Theresa May has warned her successor not to trust Nicola Sturgeon as she admitted the Union was in grave danger.

In a blunt message to Jeremy Hunt and Boris Johnson, the Prime Minister said the SNP could not be relied upon to act in “good faith”.

Warning "we do not have good will on all sides", she said the next occupant of Number 10 must actively strengthen the Union or it would be "too late".

She said: “Over the last three years I have learned that while other parties can be relied on to work with the UK Government in good faith to make devolution a success, an SNP Scottish Government will only ever seek to further the agenda of separation.

“That, I am afraid, is simply a fact of political life in the UK at the moment.”

"That fact puts an additional responsibility on the UK Government. If we do not do all we can to realise the full benefits of the Union – no one else will.

"If we do not use every policy lever within our reach to strengthen that Union – no one else will.

"And if we do not make realising the full benefits of being a United Kingdom of four proud nations and one united people our priority now, then in the future it may be too late."

In her last official speech north of the border before her successor is named on July 23, Mrs May warned the next Prime Minister not to take the Union for granted, but actively promote and protect it from Nationalists working to bring about its end.

She agreed with former Labour PM Gordon Brown that the UK was under threat.

Describing Brexit as “a profound constitutional change putting political and administrative strains on the Union”, she said: “When Gordon Brown recently said that he fears the Union is ‘more imperilled now than it has ever been’ he voiced the fears of many.

“I care passionately about our Union. I certainly do not underestimate the scale of the challenge it faces. But I am optimistic about its future.”

Mrs May was speaking to party activists in Stirling about strengthening the Union after 20 years of devolution, announcing a review of how UK Government departments could do so led by former Scotland Office minister Lord Andrew Dunlop.

She said: “Today, the only threat to devolution comes from those parties who want to end it by breaking up the United Kingdom.

“For those of us who believe in the Union, devolution is the accepted and permanent constitutional expression of the unique multinational character of our Union.

“It was ironic that the UK Government’s sincere efforts to ensure that Brexit had no unintended consequences for the UK’s internal market was dismissed as a ‘power-grab’ by the SNP. 

“A UK Government which had enthusiastically launched and implemented the Smith and Silk Commissions – transferring sweeping powers over tax and welfare - stood accused of using Brexit as the cloak behind which to claw-back powers over food labelling and fertiliser regulations. On one level the allegation is simply absurd.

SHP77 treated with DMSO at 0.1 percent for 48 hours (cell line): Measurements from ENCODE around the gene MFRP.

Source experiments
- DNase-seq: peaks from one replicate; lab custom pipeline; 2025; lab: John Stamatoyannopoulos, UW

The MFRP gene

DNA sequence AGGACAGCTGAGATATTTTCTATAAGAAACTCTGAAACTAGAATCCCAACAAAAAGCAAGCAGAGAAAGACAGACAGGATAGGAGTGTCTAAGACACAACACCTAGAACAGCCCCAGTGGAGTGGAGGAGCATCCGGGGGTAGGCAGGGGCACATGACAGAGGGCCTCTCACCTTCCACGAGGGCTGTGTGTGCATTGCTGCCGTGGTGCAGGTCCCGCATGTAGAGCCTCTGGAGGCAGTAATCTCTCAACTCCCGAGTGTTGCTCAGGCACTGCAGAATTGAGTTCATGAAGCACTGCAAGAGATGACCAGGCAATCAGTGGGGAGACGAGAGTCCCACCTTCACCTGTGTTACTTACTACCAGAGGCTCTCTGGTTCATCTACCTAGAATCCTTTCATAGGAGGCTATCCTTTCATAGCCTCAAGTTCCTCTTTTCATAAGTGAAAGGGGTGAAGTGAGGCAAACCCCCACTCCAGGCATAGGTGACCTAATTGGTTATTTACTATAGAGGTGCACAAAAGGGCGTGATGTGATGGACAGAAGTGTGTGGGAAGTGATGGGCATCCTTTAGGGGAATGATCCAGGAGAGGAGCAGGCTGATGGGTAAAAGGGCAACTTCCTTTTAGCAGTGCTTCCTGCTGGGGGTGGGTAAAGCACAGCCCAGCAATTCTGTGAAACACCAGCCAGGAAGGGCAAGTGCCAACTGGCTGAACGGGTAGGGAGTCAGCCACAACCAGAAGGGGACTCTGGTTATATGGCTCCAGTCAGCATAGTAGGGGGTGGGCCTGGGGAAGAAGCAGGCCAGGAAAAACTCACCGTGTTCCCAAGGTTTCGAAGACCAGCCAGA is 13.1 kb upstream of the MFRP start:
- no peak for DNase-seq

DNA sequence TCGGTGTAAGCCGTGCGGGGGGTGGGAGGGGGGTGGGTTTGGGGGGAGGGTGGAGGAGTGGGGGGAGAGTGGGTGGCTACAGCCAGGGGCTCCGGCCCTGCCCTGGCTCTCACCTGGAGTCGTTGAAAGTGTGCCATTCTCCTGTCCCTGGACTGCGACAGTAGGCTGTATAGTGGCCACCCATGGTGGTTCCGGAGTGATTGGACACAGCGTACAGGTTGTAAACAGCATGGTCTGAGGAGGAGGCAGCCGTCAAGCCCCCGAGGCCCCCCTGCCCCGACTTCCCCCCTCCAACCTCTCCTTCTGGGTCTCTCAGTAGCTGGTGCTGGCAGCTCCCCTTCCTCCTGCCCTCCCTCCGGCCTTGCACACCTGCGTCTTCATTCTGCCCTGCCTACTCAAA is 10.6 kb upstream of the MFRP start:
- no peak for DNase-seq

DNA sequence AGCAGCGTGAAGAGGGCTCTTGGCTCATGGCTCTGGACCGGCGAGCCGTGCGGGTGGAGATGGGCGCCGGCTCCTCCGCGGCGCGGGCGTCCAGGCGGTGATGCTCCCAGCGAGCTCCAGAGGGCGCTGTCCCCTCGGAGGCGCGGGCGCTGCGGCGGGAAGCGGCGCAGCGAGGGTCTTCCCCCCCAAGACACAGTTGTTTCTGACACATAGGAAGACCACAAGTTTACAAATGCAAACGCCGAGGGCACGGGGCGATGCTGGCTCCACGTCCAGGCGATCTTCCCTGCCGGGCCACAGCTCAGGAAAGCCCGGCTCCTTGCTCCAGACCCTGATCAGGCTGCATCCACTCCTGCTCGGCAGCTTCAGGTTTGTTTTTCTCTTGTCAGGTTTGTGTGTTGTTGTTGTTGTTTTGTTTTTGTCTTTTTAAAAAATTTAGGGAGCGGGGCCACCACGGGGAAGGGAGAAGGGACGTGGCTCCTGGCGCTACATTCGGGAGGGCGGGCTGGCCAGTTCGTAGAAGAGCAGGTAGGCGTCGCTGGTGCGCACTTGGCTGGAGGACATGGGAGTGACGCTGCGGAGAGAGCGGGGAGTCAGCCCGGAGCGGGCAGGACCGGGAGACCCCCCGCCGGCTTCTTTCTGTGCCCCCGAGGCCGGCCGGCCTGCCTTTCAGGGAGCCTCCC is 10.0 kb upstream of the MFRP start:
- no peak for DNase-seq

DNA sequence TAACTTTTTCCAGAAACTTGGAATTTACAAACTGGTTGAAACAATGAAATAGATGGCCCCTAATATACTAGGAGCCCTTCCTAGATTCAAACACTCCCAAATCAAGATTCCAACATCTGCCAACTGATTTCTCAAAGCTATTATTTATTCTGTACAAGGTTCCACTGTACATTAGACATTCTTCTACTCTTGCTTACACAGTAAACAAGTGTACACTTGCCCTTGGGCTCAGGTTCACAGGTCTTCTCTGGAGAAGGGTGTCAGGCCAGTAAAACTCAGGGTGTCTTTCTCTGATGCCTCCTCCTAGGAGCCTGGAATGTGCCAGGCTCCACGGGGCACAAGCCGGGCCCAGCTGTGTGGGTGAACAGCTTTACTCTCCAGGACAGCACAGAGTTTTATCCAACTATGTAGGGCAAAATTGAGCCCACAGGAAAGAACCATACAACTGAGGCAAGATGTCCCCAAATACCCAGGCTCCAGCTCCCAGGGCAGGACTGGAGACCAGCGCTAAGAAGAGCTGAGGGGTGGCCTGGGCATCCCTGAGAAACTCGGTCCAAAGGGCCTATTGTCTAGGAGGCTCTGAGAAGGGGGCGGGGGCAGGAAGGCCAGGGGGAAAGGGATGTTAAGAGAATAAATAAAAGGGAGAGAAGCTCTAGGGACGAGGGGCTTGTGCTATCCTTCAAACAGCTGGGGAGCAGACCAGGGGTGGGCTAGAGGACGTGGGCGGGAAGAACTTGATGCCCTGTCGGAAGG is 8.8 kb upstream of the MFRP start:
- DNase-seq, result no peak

“On another, it highlights a challenge which faces the UK Government as it seeks to act in the best interests of the whole UK.  Whereas the UK Government is invested in the success of devolution, it would suit the political aspirations of the present Scottish Government for devolution to fail, or to be seen to fail.”

She repeatedly cited the pledge by Alex Salmond and Nicola Sturgeon that the 2014 independence referendum would be a once in a generation or once in a lifetime decision.

She said: “If a majority had supported independence, the UK Government would have accepted that result – no question. But the people of Scotland did not vote for independence.

“A clear and decisive majority of ten percentage points gave the Union their backing and their decision should be respected. 

“So when Nicola Sturgeon requested of the UK Government in 2017 the power to legislate for a second independence referendum, just three years after that historic vote, I had no hesitation in firmly saying ‘no’. In the future, it will be for others to decide based on the prevailing circumstances how to respond to separatism. But the principle is clear – the Union can and will only prosper if it enjoys the support of its people.”

The speech was delivered on the eve of Mr Johnson and Mr Hunt appearing at the sole Scottish hustings in the Tory leadership contest in Perth tomorrow. 

Mr Johnson has promised to deliver Brexit by Hallowe’en “do or die”, even if it means a no-deal that could boost support for the SNP and independence.

Mr Hunt has said he believes in the Union “with every fibre of my being”, but has also set a no-deal deadline of September 30, saying he would be ready to take the UK out of Europe on WTO terms if there was no realistic chance by then of a renegotiated deal. 

Ahead of Mrs May speech, Mr Sturgeon predicted the Prime Minister’s ultimate legacy would be Scottish independence.